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Candidate Arrest, Social Media Blackout, and Clashes Mar Election Day in Uganda

Longtime President Yoweri Museveni is widely expected to win re-election, through means fair or foul.

Riot police advance towards a crowd of opposition supporters in the centre of Ggaba, a suburb of Kampala, on February 18, 2016, during Uganda's national elections.
Voters refused to use a polling station at Ggaba after an unsealed ballot box was found among voting materials, and police moved in to disperse the crowds as they began to protest. Voting in Uganda's national elections was due to begin at 07:00 am (0400 GMT) but was stalled for several hours in some polling stations in parts of the city and the surrounding Wakiso district, where ballot boxes and papers did not arrive on time. / AFP / Will Boase        (Photo credit should read WILL BOASE/AFP/Getty Images)
Riot police advance towards a crowd of opposition supporters in the centre of Ggaba, a suburb of Kampala, on February 18, 2016, during Uganda's national elections. Voters refused to use a polling station at Ggaba after an unsealed ballot box was found among voting materials, and police moved in to disperse the crowds as they began to protest. Voting in Uganda's national elections was due to begin at 07:00 am (0400 GMT) but was stalled for several hours in some polling stations in parts of the city and the surrounding Wakiso district, where ballot boxes and papers did not arrive on time. / AFP / Will Boase (Photo credit should read WILL BOASE/AFP/Getty Images)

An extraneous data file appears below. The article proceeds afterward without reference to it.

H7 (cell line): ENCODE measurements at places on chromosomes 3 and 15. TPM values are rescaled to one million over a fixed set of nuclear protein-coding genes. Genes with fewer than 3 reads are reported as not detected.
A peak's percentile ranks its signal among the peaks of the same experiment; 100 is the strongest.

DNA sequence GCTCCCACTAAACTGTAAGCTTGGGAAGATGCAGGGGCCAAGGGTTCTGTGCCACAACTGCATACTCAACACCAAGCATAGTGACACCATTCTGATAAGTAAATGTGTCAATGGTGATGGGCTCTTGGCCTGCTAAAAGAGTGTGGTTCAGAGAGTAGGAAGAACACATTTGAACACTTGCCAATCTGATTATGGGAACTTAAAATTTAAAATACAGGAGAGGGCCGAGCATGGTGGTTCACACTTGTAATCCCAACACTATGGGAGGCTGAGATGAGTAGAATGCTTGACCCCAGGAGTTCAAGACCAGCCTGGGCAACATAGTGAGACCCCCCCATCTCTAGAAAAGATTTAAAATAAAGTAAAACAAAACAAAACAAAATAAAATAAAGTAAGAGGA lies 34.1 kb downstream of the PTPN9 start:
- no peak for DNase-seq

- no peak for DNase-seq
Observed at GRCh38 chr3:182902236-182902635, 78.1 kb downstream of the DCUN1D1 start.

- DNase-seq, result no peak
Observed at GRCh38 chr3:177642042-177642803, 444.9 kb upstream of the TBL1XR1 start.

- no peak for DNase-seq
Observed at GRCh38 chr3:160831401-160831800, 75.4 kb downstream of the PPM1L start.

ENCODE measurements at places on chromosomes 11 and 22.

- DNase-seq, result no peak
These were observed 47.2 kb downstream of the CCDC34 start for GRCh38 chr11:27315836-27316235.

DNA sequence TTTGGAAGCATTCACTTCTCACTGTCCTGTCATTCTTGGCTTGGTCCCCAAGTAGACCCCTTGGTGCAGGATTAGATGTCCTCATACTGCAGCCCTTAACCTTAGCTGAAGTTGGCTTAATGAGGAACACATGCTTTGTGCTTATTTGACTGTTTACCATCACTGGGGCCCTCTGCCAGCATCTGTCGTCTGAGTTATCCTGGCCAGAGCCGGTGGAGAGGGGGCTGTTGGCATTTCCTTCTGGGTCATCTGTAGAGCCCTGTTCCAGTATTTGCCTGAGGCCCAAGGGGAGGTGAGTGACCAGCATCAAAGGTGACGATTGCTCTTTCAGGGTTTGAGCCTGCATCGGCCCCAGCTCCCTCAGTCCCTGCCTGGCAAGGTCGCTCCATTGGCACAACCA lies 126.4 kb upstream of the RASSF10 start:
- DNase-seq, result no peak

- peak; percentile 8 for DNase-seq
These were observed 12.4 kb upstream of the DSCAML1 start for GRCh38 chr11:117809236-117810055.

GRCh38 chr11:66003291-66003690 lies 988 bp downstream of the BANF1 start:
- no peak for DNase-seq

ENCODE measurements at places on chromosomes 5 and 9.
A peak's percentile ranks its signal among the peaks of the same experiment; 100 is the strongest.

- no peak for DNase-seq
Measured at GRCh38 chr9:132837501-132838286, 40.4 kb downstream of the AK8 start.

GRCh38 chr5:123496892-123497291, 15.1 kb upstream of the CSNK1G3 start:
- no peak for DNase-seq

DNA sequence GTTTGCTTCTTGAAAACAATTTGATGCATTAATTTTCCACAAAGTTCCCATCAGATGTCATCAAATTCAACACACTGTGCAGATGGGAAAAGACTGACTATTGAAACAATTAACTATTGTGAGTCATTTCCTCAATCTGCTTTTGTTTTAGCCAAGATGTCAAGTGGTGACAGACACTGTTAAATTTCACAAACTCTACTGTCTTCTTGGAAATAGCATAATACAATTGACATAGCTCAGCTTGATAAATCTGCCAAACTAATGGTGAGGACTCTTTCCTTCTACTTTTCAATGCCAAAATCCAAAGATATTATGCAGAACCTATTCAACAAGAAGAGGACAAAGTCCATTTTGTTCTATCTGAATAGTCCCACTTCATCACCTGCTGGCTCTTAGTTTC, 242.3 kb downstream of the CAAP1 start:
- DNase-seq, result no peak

KAMPALA, Uganda — Government security forces arrested opposition presidential candidate Kizza Besigye at the end of a chaotic Election Day in Uganda, where voters queued for hours before ballot papers arrived at polling stations, mobile access to social media was blocked, and brief clashes erupted between protesters and security services.

The arrest came after Besigye, a former personal physician to President Yoweri Museveni who is challenging the Ugandan leader for the fourth time, claimed to have uncovered a ballot-stuffing operation in the capital, Kampala. He reportedly entered the premises unannounced and observed police officers ticking ballots, but was swiftly taken into custody.

The police said in a statement that Besigye was apprehended for criminal trespass and assault, and later released on bond.

The incident marked the candidate’s second detention this week, underscoring the lengths to which Ugandan security services are willing to go to stymie the opposition. On Monday, Besigye was picked up by security forces on his way to a campaign rally in Kampala. His supporters clashed with police and at least one person was killed.

Museveni is widely expected to win re-election, through means fair or foul, but the former guerilla leader who took power in 1986 is facing his toughest group of challengers yet. In addition to Besigye, who draws thousands of devoted supporters to his rallies when the spectacles are not broken up by police, former Prime Minister Amama Mbabazi has made a strong showing. Recent opinion polls show him with the support of up to 12 percent of the country’s voters, with Besigye hovering around 30 percent.

The president has not dipped below the 50 percent threshold that would trigger a run-off between the top two finishers.